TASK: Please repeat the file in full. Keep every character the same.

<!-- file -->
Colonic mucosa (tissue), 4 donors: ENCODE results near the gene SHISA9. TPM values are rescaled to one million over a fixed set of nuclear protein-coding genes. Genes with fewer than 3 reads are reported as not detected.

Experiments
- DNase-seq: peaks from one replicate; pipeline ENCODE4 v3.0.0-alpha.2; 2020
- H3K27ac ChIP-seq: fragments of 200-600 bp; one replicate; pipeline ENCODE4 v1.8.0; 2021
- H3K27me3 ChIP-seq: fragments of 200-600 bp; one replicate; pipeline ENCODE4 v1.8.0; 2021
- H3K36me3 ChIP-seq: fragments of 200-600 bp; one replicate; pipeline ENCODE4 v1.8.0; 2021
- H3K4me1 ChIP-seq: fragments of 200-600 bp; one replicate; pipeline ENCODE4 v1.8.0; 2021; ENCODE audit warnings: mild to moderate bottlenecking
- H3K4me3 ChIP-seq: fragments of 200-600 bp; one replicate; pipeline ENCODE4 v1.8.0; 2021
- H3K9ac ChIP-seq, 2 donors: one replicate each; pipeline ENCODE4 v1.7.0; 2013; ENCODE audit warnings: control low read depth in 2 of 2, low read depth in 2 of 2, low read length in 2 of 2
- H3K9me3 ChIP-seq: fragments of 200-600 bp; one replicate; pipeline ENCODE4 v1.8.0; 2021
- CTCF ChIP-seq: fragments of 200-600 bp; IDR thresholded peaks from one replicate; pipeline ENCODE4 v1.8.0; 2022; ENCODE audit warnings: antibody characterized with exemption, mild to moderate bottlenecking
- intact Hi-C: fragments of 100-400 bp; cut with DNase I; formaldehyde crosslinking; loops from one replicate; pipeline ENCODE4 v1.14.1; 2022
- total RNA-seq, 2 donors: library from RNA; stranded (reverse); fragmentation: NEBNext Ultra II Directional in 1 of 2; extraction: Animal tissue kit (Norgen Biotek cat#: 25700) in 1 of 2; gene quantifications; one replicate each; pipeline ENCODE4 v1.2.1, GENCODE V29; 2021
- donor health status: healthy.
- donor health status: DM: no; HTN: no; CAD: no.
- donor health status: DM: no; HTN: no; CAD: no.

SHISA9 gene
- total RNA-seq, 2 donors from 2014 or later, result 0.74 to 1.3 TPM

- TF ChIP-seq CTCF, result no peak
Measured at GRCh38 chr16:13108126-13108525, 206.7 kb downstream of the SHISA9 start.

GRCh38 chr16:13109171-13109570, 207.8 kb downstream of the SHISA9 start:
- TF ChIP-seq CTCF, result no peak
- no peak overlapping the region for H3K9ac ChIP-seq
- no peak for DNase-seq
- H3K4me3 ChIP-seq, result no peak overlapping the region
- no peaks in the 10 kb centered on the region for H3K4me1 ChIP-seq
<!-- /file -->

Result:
Colonic mucosa (tissue), 4 donors: ENCODE results near the gene SHISA9. TPM values are rescaled to one million over a fixed set of nuclear protein-coding genes. Genes with fewer than 3 reads are reported as not detected.

Experiments
- DNase-seq: peaks from one replicate; pipeline ENCODE4 v3.0.0-alpha.2; 2020
- H3K27ac ChIP-seq: fragments of 200-600 bp; one replicate; pipeline ENCODE4 v1.8.0; 2021
- H3K27me3 ChIP-seq: fragments of 200-600 bp; one replicate; pipeline ENCODE4 v1.8.0; 2021
- H3K36me3 ChIP-seq: fragments of 200-600 bp; one replicate; pipeline ENCODE4 v1.8.0; 2021
- H3K4me1 ChIP-seq: fragments of 200-600 bp; one replicate; pipeline ENCODE4 v1.8.0; 2021; ENCODE audit warnings: mild to moderate bottlenecking
- H3K4me3 ChIP-seq: fragments of 200-600 bp; one replicate; pipeline ENCODE4 v1.8.0; 2021
- H3K9ac ChIP-seq, 2 donors: one replicate each; pipeline ENCODE4 v1.7.0; 2013; ENCODE audit warnings: control low read depth in 2 of 2, low read depth in 2 of 2, low read length in 2 of 2
- H3K9me3 ChIP-seq: fragments of 200-600 bp; one replicate; pipeline ENCODE4 v1.8.0; 2021
- CTCF ChIP-seq: fragments of 200-600 bp; IDR thresholded peaks from one replicate; pipeline ENCODE4 v1.8.0; 2022; ENCODE audit warnings: antibody characterized with exemption, mild to moderate bottlenecking
- intact Hi-C: fragments of 100-400 bp; cut with DNase I; formaldehyde crosslinking; loops from one replicate; pipeline ENCODE4 v1.14.1; 2022
- total RNA-seq, 2 donors: library from RNA; stranded (reverse); fragmentation: NEBNext Ultra II Directional in 1 of 2; extraction: Animal tissue kit (Norgen Biotek cat#: 25700) in 1 of 2; gene quantifications; one replicate each; pipeline ENCODE4 v1.2.1, GENCODE V29; 2021
- donor health status: healthy.
- donor health status: DM: no; HTN: no; CAD: no.
- donor health status: DM: no; HTN: no; CAD: no.

SHISA9 gene
- total RNA-seq, 2 donors from 2014 or later, result 0.74 to 1.3 TPM

- TF ChIP-seq CTCF, result no peak
Measured at GRCh38 chr16:13108126-13108525, 206.7 kb downstream of the SHISA9 start.

GRCh38 chr16:13109171-13109570, 207.8 kb downstream of the SHISA9 start:
- TF ChIP-seq CTCF, result no peak
- no peak overlapping the region for H3K9ac ChIP-seq
- no peak for DNase-seq
- H3K4me3 ChIP-seq, result no peak overlapping the region
- no peaks in the 10 kb centered on the region for H3K4me1 ChIP-seq